Senators differed in their reasons for voting no. Some opposed marijuana use or said the federal Food and Drug Administration should approve marijuana for medicinal use. Sen. Jay Hottinger, a Newark Republican, said law enforcement and anti-drug activists in his district urged him to oppose the bill. "What we have before us today is not simply a child suffering seizure from epilepsy but something much greater than that," Hottinger said.
Others disagreed with language that allowed patients to be fired for their marijuana use and unable to collect unemployment compensation. Sen. Sandra Williams, a Cleveland Democrat, voted against the bill because she thought the issue should be decided by voters in November.
Nicole Scholten, a Cincinnati mom whose daughter suffers from seizures and cerebral palsy, was among the dozens of medical marijuana supporters watching the Senate vote Wednesday night. Scholten, who has been trying to convince lawmakers to act for years, said she felt conflicted about the vote. "We are on the way to being a state that supports patients that are not being helped by FDA-approved medications," Scholten said.
The bill would cover her daughter, Scholten said, but there are several conditions the bill doesn't cover. And she said nurse practitioners and other medical professions who prescribe controlled substances should also be allowed to recommend medical marijuana, as they are in the proposed ballot measure.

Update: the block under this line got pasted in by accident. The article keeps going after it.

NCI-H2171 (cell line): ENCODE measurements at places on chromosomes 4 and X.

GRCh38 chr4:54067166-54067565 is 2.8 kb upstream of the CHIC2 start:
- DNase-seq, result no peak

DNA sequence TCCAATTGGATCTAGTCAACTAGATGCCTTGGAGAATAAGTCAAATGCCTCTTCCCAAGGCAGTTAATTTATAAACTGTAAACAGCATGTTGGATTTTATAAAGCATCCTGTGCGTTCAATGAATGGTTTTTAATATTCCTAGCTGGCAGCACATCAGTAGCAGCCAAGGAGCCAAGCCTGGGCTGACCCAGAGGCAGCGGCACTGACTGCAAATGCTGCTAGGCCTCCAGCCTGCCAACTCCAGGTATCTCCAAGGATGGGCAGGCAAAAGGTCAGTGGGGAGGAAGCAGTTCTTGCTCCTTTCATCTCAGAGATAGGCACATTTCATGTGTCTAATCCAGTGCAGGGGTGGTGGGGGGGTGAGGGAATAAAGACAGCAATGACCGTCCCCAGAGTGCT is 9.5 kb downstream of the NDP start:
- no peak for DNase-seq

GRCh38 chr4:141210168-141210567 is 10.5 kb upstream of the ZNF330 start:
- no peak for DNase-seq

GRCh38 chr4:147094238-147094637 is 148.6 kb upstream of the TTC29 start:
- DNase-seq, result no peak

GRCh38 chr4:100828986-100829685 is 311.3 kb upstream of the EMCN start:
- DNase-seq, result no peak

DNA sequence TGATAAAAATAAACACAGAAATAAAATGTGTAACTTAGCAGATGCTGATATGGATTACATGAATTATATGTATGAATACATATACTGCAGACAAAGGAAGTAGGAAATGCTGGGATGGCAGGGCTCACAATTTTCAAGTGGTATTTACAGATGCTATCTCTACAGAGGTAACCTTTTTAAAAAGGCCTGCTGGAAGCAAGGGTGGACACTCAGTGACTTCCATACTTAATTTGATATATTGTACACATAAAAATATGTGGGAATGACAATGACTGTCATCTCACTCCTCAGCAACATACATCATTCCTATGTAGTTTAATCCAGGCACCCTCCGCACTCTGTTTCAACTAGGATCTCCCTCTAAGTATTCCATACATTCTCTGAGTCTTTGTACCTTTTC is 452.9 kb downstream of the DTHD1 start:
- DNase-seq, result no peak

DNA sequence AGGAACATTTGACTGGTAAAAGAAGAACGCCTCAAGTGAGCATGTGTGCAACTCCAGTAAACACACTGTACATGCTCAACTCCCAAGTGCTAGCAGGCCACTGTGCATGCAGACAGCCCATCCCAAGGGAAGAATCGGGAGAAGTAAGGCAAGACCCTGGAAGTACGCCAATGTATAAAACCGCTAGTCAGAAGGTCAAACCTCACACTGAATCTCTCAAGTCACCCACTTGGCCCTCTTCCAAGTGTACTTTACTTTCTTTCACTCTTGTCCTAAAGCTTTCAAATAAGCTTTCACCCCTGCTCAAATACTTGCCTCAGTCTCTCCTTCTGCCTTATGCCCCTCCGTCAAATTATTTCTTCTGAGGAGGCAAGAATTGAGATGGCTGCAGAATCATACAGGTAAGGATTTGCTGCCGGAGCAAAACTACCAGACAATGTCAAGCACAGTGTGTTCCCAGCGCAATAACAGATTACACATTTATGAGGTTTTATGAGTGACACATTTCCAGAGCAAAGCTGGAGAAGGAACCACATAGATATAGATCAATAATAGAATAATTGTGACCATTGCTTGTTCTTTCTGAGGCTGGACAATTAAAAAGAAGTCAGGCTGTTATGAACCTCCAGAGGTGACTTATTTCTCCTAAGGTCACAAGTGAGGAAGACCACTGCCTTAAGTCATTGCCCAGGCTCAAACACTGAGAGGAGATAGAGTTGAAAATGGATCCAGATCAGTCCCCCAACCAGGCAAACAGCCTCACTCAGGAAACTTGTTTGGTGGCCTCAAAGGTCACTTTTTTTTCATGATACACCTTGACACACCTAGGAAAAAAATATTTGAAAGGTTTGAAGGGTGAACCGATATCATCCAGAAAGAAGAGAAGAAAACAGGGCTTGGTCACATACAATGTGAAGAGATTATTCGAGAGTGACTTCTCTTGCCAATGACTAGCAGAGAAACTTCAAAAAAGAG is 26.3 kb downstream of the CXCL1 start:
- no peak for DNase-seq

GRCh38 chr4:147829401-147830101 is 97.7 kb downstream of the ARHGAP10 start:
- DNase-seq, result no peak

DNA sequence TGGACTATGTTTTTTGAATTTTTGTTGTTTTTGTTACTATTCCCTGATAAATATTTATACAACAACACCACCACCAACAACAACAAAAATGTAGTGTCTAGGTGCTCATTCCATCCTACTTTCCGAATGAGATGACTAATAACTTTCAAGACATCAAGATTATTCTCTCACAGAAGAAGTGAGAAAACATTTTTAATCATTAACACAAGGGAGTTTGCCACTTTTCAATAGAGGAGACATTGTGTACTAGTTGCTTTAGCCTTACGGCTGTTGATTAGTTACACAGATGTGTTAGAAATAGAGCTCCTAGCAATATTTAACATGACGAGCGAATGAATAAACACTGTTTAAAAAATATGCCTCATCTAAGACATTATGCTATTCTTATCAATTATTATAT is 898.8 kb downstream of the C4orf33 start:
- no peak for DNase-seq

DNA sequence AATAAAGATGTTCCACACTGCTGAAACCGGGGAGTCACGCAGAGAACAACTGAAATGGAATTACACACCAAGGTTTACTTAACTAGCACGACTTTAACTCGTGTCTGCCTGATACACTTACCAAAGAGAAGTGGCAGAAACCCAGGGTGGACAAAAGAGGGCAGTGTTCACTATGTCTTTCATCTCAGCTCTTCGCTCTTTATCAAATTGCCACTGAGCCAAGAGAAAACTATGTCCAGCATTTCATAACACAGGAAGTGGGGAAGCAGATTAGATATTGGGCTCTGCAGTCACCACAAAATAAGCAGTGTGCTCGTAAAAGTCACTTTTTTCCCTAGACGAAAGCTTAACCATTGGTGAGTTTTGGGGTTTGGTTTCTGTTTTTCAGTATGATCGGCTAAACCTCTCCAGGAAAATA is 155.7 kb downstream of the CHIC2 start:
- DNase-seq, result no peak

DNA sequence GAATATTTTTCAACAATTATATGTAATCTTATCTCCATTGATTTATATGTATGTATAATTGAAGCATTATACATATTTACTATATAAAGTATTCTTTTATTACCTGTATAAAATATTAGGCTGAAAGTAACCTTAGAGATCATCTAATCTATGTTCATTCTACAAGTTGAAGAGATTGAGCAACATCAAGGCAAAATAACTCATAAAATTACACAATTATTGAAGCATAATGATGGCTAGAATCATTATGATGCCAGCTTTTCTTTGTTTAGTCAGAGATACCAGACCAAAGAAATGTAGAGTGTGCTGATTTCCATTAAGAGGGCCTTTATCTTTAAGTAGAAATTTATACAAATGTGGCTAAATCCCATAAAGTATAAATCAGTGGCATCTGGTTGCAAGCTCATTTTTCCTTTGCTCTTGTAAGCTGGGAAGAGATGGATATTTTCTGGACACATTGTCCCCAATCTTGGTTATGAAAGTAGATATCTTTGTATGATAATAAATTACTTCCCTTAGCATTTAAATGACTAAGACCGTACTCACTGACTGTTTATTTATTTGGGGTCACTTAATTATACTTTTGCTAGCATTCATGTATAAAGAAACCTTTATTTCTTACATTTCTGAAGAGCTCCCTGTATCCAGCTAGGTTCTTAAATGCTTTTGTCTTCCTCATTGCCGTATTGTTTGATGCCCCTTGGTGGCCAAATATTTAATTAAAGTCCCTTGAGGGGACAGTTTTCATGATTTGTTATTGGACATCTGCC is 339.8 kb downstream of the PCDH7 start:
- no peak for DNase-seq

Meanwhile, Ohioans for Medical Marijuana plans to continue collecting the 305,591 signatures of Ohio voters needed by July 6 to put its medical marijuana measure on the November ballot. The group is backed by national organization Marijuana Policy Project. Their proposed constitutional amendment would allow smoking in private areas and home grow and includes more qualifying medical conditions including severe nausea and autism.
Campaign spokesman Aaron Marshall said House Bill 523 is a step forward but still too restrictive. "Our Constitutional amendment builds on the legislature's work by incorporating national best practices and offers voters an opportunity to enact a law free of the horse-trading inherent in the legislative process," Marshall said.
After the bill is sent to Kasich, he has 10 days to sign it. If he doesn't sign, it automatically becomes law. The law is effective 90 days after Kasich signs, likely sometime in early September.
Tuesday, May 24, 2016
GOP Congressman Dana Rohrabacher admits currently using topical marijuana to treat his arthritis pain
The Huffington Post has this notable new article headlined "GOP Congressman Says He Uses Medical Marijuana To Ease Arthritis Pain: The plant helps relieve pain so severe it was waking him up at night." Here are the details:
Rep. Dana Rohrabacher (R-Calif.), a leading voice for the reform of marijuana laws in the United States, became the first sitting member of Congress in recent history to admit to medical marijuana use.
Rohrabacher, speaking to a group of cannabis activists on Tuesday on Capital Hill, said he has been an avid surfer for about three decades but had not been able to enjoy the sport for about a year and a half due to arthritis pain he’s developed in his shoulder. The pain became so severe that it has disrupted his sleep, the lawmaker said. That is, until he tried medical marijuana.
“I went to one of these hempfests or something like that they had in San Bernardino,” Rohrabacher said, as first reported by Russ Belville at Cannabis Radio.
At the hemp festival, he met a vendor who introduced him to a cannabis-infused topical rub. “This guy was showing me the medical things and all that, and he says, ‘You should try this.’ And it’s a candle and you light the candle, and the wax is in there and it melts down, and then you rub it on whatever you’ve got problems with,” the Republican congressman said.